Obstruction charges dropped in 1984 murder case

Crime » One man is serving life in prison; second defendant awaiting trial.
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A man charged with participating in the 1984 murder of a Brigham City gas station employee is no longer facing charges for refusing to testify against his co-defendant.

Wade Garrett Maughan, 54, was charged with three counts of second-degree felony obstruction of justice after refusing to testify against Glenn Howard Griffin during a 2008 jury trial.

Griffin, 52, was nevertheless convicted of first-degree murder for stabbing, binding, bludgeoning and robbing the 22-year-old Bradley Newell Perry on May 26, 1984.

In dismissing the obstruction charges this week against Maughan, 1st District Judge Kevin Allen found his refusal to testify was not intended to "hinder, delay or prevent" Griffin's prosecution, as required by statute.

Rather, Maughan -- who is also charged with murder in Perry's death -- was protecting his own right against self-incrimination, the judge said in a written decision.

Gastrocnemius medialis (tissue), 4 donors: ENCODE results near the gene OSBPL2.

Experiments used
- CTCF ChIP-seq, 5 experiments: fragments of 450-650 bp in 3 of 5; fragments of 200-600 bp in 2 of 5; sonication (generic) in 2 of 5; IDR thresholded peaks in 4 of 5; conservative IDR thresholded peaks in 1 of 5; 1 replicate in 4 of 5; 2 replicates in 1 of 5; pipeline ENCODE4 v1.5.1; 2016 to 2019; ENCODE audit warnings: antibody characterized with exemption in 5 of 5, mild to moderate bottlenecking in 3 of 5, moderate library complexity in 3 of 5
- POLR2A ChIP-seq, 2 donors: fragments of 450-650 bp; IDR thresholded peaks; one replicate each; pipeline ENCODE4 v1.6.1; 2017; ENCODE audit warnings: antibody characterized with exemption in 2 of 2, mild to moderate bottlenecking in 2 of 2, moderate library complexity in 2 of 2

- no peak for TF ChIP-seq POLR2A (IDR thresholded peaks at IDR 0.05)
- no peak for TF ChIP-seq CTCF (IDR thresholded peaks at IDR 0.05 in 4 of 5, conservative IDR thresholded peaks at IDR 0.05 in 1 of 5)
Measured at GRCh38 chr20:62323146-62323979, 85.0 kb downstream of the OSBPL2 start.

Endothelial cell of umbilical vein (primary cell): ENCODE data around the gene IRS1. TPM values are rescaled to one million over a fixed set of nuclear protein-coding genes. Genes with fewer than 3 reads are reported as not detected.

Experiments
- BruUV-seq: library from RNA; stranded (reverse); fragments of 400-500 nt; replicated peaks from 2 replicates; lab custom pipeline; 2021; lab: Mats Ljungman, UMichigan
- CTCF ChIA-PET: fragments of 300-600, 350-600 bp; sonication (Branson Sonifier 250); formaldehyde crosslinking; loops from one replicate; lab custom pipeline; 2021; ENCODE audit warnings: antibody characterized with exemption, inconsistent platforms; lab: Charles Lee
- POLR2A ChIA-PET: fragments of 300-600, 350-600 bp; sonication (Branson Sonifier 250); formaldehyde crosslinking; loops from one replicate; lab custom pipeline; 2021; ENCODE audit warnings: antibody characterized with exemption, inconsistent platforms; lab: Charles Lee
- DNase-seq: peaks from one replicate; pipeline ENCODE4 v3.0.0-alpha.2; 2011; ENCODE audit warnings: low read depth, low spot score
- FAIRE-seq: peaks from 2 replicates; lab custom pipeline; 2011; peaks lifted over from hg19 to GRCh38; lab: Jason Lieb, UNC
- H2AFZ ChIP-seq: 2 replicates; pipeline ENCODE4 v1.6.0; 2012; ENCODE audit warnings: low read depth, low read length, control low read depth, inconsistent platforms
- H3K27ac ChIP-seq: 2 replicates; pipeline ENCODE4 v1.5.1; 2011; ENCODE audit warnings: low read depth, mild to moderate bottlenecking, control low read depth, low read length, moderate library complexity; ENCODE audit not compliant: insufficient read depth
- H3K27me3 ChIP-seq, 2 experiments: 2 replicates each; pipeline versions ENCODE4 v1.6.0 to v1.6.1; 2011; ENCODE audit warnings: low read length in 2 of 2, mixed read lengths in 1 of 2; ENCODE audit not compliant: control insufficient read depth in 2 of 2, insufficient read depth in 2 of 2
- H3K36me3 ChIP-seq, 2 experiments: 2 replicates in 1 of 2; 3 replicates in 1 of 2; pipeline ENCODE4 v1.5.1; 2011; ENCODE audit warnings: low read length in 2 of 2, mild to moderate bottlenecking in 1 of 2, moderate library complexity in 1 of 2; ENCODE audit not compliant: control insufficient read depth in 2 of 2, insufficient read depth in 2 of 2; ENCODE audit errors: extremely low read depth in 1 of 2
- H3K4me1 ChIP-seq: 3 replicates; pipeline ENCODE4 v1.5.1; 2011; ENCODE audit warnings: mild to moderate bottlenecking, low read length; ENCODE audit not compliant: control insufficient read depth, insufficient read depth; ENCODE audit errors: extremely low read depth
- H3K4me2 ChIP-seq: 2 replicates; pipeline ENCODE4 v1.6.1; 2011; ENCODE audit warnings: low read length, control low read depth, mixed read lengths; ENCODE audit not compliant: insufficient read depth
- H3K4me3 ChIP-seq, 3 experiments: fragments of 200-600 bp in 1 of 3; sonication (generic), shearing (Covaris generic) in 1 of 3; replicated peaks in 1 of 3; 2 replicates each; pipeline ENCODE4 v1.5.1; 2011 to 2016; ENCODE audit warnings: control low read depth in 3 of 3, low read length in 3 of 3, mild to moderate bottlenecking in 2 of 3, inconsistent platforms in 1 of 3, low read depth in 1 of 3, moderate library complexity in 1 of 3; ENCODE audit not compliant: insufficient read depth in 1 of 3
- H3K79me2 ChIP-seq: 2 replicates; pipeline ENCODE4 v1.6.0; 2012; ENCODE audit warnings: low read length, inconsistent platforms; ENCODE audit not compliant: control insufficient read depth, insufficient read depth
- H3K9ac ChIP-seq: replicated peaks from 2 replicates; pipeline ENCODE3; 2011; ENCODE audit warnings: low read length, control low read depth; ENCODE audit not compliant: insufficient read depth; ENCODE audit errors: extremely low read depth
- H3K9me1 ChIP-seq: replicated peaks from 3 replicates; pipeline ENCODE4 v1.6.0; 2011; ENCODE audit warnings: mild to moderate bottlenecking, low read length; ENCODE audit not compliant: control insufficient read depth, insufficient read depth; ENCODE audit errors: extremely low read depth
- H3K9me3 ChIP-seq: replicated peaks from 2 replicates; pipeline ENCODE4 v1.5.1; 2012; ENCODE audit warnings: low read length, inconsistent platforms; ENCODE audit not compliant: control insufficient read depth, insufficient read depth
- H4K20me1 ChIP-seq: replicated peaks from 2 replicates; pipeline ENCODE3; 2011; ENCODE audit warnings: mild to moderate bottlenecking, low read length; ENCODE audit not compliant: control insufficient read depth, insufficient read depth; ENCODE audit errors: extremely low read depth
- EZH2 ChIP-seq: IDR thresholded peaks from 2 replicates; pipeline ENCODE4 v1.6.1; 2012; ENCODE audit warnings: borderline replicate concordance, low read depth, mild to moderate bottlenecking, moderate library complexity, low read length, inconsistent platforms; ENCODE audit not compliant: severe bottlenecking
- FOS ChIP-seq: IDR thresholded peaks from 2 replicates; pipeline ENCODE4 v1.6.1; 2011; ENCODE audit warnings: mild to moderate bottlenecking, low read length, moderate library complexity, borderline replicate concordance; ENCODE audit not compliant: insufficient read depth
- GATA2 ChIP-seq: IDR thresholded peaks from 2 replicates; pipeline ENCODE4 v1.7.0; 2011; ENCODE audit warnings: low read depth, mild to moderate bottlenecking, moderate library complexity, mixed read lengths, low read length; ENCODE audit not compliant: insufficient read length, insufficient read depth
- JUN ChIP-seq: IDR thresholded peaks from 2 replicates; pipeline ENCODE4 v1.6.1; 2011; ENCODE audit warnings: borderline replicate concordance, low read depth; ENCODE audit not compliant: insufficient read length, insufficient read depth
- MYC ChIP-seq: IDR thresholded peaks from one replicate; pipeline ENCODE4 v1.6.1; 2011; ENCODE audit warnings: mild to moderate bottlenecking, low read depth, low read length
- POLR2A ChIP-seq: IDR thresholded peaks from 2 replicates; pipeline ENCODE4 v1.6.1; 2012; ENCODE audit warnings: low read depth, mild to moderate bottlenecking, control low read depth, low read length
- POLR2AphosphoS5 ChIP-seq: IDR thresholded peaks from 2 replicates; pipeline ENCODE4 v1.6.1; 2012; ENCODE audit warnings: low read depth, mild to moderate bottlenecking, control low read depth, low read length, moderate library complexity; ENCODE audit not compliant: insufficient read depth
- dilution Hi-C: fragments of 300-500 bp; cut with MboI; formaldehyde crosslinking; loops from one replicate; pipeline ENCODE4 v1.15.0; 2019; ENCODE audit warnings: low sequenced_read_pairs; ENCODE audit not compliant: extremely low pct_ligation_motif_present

The judge said Maughan's intent could be inferred from his willing assistance to police and prosecutors until the time he was charged as an accomplice to the slaying.

For purposes of Griffin's trial, Maughan was given "use immunity," meaning nothing he said on the witness stand could have been used at his own trial.

Despite that immunity, Maughan apparently "still feared that his constitutional rights needed to be protected," the judge said. "None of the facts suggest [Maughan] had any reason to prevent Mister Griffin's conviction."

Perry's slaying went unsolved until 2005, when DNA evidence put Griffin at the scene.

The DNA came from blood on a dollar bill that Griffin, posing as an attendant, gave as change to two University of Utah students who stopped for gas and cigarettes while the murder and robbery were in progress.

The students reported the encounter to police, who found Perry dead in a back room, where he had been hog-tied with an extension cord, stabbed with a screwdriver and bludgeoned with a 60-pound metal cylinder.

The dollar bill was kept in storage until improved DNA techniques were available to test it. The DNA profile matched Griffin, who in 2005 was serving time in a federal prison in California for a weapons conviction.

Maughan later told police that Griffin attacked Perry with a screwdriver during an argument over correct change. Maughan told police he held the victim's legs during the attack because Griffin threatened to kill him, too, unless he helped.

No date has been set for Maughan's murder trial. If convicted of the murder, he faces up to life in prison.